And I used to be furiously envious of those who create art. Who draw, or sculpt, who produce objects with interesting form and occasional function. That's part of why I write--language is more natural to me than visual. About ten-twelve, I decided that since I couldn't reproduce objects on paper with photographic realism, I obviously couldn't draw. So I focused my efforts on what I saw as a strength and a pleasure (and what was rewarded as an aptitude) and naturally I got better at it.

And then I discovered ATC's and decos and such, and I feel pretty good about my abilities in collage (if it floats, it needs wings or some means by which to float)and I've drawn a few bits and bobs here and there (and even had the courage to SWAP them,)and I think if I really settled down and focused my efforts on learning to draw, I could do that, too. (All the Flybabies say it in chorus, "You can do ANYTHING for fifteen minutes!!")

So--what do you envy? And is it possible, just possible, that the desire is indeed within your grasp?

But then I discovered ATC's

Tuesday, April 11, 2006

Wake Up Call

I just received a thump on the head from one of my fans, wondering what was up since I hadn't been blogging for some time--two months now.

Frankly, I'd fallen victim to the Information Age.

It's easier to read about than it is to do, and I'd been reading about journalling, reading about art, reading about and reading about and reading about. Joining Yahoo Groups devoted to this and that, joining in swaps and round robins and other group endeavors, and making copious lists of stuff to do Real Soon Now.

As soon as I had a chance.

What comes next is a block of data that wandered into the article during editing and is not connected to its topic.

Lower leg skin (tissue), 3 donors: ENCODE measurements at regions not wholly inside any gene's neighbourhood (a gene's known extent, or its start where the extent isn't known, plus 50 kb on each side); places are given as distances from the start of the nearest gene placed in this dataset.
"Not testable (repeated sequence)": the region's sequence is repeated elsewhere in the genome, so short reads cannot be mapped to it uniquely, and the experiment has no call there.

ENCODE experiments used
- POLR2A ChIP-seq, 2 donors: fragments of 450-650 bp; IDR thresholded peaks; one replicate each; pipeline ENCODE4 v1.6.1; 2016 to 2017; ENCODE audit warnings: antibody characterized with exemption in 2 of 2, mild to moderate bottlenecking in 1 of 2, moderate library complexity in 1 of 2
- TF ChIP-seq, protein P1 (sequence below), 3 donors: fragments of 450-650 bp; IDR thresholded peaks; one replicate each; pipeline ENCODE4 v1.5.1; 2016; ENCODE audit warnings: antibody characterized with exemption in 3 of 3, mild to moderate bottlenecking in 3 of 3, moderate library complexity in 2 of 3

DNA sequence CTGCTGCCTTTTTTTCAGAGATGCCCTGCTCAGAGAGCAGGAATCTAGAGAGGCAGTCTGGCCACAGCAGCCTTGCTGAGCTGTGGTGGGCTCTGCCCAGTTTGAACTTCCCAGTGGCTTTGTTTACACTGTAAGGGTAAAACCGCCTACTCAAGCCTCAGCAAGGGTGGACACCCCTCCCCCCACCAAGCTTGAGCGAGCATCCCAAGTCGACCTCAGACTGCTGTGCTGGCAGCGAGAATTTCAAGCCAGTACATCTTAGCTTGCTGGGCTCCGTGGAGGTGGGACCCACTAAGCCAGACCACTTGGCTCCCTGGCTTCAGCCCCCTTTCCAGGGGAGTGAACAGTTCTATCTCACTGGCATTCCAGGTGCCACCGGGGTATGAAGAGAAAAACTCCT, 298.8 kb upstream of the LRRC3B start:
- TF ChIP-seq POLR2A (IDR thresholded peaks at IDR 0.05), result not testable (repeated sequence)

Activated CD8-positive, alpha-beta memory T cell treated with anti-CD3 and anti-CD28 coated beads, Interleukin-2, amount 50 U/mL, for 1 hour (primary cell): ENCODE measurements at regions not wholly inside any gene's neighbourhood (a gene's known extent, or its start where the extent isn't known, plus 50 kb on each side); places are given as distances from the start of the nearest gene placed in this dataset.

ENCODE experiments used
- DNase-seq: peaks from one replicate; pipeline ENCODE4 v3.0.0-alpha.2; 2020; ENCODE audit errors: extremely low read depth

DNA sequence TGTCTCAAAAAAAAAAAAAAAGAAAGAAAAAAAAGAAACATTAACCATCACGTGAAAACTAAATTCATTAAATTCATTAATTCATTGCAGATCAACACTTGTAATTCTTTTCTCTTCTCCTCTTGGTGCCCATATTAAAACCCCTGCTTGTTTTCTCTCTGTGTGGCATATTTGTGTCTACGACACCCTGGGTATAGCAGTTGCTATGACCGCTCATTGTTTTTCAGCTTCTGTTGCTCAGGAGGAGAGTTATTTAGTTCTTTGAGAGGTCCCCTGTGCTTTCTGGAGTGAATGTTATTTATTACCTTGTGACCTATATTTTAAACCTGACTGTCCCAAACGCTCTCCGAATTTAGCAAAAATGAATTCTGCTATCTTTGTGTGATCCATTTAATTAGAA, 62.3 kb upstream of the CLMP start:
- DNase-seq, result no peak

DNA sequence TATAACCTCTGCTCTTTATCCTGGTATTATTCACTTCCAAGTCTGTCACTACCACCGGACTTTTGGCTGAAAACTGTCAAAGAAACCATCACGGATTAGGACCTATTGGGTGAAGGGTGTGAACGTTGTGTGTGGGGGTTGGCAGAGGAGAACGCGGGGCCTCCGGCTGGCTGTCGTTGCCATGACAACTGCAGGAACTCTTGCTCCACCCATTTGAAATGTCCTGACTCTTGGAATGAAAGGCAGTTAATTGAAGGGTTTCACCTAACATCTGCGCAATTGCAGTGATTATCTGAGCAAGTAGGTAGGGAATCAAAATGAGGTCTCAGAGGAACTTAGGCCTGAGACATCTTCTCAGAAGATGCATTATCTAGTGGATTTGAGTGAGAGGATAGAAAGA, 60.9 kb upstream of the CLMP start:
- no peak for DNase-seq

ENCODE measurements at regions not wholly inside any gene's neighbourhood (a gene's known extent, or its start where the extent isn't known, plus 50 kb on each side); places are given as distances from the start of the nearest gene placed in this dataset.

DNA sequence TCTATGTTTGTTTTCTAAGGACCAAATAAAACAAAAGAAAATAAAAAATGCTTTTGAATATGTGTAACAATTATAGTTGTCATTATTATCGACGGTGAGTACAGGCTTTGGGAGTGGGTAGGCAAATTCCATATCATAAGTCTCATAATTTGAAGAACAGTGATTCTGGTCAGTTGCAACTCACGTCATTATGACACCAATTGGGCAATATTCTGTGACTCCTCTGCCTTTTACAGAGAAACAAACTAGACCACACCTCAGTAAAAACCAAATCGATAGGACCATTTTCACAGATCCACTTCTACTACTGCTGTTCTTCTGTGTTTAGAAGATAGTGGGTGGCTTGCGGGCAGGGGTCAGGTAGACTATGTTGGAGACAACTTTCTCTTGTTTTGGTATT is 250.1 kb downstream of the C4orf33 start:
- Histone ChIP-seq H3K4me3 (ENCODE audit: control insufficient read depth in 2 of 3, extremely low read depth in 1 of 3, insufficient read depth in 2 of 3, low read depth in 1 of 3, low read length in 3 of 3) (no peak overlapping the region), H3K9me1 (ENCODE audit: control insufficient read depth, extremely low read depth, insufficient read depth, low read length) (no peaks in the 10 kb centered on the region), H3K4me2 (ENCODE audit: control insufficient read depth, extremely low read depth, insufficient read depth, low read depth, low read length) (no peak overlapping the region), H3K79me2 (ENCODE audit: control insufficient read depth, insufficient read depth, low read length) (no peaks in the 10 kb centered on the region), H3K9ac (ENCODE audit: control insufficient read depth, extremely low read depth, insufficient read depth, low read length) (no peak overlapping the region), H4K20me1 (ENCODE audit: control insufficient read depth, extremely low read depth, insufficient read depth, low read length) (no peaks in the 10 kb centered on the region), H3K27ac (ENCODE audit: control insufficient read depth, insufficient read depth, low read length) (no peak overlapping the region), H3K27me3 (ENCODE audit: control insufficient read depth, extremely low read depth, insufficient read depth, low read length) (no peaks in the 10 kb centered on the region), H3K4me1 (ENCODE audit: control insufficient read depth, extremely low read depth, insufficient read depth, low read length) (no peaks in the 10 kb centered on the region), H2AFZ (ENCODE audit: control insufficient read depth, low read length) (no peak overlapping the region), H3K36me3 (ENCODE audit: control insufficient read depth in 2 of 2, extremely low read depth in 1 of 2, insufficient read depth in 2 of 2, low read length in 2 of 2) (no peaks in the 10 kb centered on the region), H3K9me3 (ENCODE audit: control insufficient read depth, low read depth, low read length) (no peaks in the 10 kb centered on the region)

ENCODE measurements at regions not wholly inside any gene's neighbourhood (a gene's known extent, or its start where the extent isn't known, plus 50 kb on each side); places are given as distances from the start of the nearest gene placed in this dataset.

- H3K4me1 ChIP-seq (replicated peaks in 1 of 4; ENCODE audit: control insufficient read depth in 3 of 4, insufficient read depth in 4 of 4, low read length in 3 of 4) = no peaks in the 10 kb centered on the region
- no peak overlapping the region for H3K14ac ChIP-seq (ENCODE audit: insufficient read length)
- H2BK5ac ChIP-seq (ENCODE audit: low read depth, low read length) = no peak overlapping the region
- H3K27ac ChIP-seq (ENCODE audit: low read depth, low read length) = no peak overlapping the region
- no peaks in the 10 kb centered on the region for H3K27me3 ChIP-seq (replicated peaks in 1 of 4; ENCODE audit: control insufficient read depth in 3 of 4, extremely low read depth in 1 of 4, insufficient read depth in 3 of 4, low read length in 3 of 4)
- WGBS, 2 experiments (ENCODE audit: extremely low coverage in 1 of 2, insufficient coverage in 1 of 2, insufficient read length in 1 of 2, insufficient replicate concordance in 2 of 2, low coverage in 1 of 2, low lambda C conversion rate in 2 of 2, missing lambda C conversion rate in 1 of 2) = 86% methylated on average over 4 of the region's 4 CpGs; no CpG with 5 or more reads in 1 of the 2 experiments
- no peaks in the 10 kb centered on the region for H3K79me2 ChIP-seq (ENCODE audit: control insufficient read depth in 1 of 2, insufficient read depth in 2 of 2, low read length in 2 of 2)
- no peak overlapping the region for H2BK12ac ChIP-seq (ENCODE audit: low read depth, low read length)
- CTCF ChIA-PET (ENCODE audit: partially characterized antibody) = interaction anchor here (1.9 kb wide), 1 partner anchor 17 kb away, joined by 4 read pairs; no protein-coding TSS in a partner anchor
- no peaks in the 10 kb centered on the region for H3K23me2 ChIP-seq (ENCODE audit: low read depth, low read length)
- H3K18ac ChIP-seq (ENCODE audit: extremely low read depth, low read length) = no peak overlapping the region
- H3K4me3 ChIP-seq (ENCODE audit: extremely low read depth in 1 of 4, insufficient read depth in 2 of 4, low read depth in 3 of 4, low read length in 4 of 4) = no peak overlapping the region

As soon as I had time.

And the decos stacked up, and the ATC's were threatening to spill onto the floor, and the journals were getting dusty.

But there was all this e-mail, you see. And books I'd ordered, and books I'd been given, and books I'd won in various contests. And audiobooks to read, and movies to watch, and stuff and thing and stuff to consume.

And then it hit me that consumption is not production. And I needed to get with it and do what I was gonna do--or it wouldn't get done.

So I dropped about half my groups--the ones I only lurked in, the ones I wanted to be inspired by (but wasn't), the ones that ate up time and time scrolling through the chatter panning for gold.

I cleaned both studios so I could think--and more importantly, so I could run in and do in the corners of time that work so well for me. If you're only going to spend fifteen minutes a night and an hour on the weekend days, that's not a large investment at a whack--but you don't want to spend the whole allotment hunting for your embossing powder.

And the logjams are breaking up, a little. I've found that writing plans and leaving little notes for what I want to do works well. That way I can just duck into the paper studio, pull a project and my notes about what happens next, set my timer and go like thunder till the beeper beeps and it's time to go take care of something else.